August 2006, Vol. 18, No.8
Water Volumes - Drinking Water Regulation and Health
Frederick W. Pontius (2003). John Wiley & Sons Inc., 605 Third Ave., New York, NY 10158, 1072 pp., $175 (hardcover), ISBN 0-471-41554-5.
Considering the ongoing discussions about safe drinking water and how to achieve it, this book is timely and useful. It covers all aspects related to safe drinking water regulations, ranging from historical perspectives, health issues, legislation, and social and economic aspects, to technical solutions and the challenges for the future.
The book starts with the “why and how” of drinking water regulations past, present, and future. Tracing events back to ancient Rome and the Middle Ages, the author describes the developments that led to the Safe Drinking Water Act (SDWA) in 1974. An in-depth overview of waterborne disease outbreaks in the United States indicates the current situation with regard to the (mainly microbiological) safety of drinking water. It is remarkable that in nearly one in three outbreaks, the etiologic agent is “undetermined.” This should be a motivation to keep working on amendments to SDWA, an issue discussed here rather technically, with only brief references to such issues as terrorist threats and the occurrence of endocrine disruptors and pharmaceuticals.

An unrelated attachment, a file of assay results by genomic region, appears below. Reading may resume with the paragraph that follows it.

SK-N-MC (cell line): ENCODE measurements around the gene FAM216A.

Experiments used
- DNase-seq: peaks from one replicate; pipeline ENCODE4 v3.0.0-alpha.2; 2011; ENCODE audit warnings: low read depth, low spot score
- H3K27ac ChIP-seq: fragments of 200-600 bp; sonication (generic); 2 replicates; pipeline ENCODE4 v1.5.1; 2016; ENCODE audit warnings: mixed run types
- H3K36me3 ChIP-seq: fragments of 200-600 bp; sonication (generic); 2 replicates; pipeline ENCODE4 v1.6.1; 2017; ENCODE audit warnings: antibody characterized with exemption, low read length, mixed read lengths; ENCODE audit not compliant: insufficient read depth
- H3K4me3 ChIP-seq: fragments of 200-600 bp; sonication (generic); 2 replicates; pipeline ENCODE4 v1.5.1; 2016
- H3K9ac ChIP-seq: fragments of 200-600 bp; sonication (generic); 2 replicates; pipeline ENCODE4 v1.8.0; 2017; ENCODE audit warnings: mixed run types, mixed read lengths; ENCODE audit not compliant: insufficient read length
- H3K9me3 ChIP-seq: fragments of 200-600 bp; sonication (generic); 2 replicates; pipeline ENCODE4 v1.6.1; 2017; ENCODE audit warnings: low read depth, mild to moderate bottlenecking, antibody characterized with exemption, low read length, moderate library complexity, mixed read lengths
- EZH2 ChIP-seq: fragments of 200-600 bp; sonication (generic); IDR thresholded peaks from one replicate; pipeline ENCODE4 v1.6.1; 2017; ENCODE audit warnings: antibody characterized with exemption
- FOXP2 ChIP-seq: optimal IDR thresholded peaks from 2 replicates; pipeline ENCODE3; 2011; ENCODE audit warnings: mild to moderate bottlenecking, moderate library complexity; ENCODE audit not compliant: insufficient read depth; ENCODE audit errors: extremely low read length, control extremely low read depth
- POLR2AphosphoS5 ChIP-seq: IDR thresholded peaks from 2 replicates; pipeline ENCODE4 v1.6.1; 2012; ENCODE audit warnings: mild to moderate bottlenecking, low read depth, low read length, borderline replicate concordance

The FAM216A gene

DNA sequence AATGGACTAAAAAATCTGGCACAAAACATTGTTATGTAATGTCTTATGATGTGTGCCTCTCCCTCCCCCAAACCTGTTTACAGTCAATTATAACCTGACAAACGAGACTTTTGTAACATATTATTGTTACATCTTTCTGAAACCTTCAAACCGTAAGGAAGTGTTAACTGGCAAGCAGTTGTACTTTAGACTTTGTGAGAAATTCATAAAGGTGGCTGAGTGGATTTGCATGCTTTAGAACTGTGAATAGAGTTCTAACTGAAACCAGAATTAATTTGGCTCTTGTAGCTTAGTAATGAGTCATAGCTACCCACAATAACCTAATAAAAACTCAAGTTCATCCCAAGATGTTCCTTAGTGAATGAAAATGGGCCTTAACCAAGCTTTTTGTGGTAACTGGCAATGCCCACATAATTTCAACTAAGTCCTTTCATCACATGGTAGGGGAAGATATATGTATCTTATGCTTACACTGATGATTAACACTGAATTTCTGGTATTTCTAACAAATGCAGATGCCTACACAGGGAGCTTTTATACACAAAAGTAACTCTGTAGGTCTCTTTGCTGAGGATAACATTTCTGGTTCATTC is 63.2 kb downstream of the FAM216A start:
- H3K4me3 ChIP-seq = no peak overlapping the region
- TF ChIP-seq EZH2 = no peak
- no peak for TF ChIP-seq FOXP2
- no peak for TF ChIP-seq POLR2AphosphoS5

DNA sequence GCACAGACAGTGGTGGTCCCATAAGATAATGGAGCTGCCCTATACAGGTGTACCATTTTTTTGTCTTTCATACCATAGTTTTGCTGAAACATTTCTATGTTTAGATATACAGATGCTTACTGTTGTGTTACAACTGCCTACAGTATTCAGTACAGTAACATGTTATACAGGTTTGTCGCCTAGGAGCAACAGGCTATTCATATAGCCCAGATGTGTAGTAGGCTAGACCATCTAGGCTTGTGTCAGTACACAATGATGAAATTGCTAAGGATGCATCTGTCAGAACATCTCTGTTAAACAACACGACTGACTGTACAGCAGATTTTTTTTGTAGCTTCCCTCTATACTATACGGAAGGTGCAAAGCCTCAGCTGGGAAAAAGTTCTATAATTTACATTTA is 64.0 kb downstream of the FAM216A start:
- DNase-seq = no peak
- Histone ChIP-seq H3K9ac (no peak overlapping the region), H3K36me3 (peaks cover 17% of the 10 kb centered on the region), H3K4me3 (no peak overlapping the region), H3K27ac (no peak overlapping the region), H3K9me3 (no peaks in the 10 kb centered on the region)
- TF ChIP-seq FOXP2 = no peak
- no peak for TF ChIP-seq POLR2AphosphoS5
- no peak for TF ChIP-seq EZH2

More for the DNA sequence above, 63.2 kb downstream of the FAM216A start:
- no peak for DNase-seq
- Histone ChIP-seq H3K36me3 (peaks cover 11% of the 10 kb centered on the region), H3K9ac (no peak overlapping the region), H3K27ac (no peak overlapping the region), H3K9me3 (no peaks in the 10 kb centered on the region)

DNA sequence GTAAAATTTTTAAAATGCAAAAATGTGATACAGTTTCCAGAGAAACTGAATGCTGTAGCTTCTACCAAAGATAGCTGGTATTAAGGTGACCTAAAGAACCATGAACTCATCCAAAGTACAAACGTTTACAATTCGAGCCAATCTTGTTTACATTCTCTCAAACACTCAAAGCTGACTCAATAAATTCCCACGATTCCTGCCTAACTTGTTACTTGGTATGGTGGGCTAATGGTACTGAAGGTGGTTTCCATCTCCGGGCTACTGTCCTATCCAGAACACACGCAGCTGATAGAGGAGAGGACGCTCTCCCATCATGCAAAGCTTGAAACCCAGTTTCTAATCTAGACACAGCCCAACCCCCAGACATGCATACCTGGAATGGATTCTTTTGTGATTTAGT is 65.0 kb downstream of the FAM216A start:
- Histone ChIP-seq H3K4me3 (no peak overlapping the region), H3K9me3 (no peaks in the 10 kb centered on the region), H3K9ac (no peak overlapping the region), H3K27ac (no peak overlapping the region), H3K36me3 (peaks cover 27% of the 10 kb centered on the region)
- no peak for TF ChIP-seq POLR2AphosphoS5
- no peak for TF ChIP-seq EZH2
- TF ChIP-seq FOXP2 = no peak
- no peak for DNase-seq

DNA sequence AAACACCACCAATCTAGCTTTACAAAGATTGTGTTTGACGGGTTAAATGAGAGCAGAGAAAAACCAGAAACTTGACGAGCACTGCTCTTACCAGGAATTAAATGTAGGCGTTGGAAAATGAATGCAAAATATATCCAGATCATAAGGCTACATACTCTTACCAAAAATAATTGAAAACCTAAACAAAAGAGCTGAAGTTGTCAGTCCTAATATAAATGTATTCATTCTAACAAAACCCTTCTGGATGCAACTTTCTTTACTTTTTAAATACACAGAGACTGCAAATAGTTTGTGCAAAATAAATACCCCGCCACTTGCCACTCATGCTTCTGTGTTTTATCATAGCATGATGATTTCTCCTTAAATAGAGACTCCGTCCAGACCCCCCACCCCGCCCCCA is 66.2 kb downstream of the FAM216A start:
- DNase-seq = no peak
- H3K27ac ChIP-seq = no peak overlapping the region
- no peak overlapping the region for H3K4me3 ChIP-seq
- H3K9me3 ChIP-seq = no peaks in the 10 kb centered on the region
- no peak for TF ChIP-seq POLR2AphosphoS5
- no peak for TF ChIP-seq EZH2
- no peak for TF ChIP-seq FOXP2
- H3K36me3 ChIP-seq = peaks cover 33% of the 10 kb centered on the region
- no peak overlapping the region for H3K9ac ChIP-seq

The next part of the book looks at water-related risks in terms of toxicity and the occurrence of epidemia, and how this information should be used in the development of regulations. The author offers a variety of issues for readers to consider — for instance, how the U.S. Environmental Protection Agency should use information on risks in developing regulations and how this can be achieved using new technologies.
Finally, the author points out some challenges ahead, such as meeting customer expectations, achieving capacity and sustainability, and protecting sensitive subpopulations.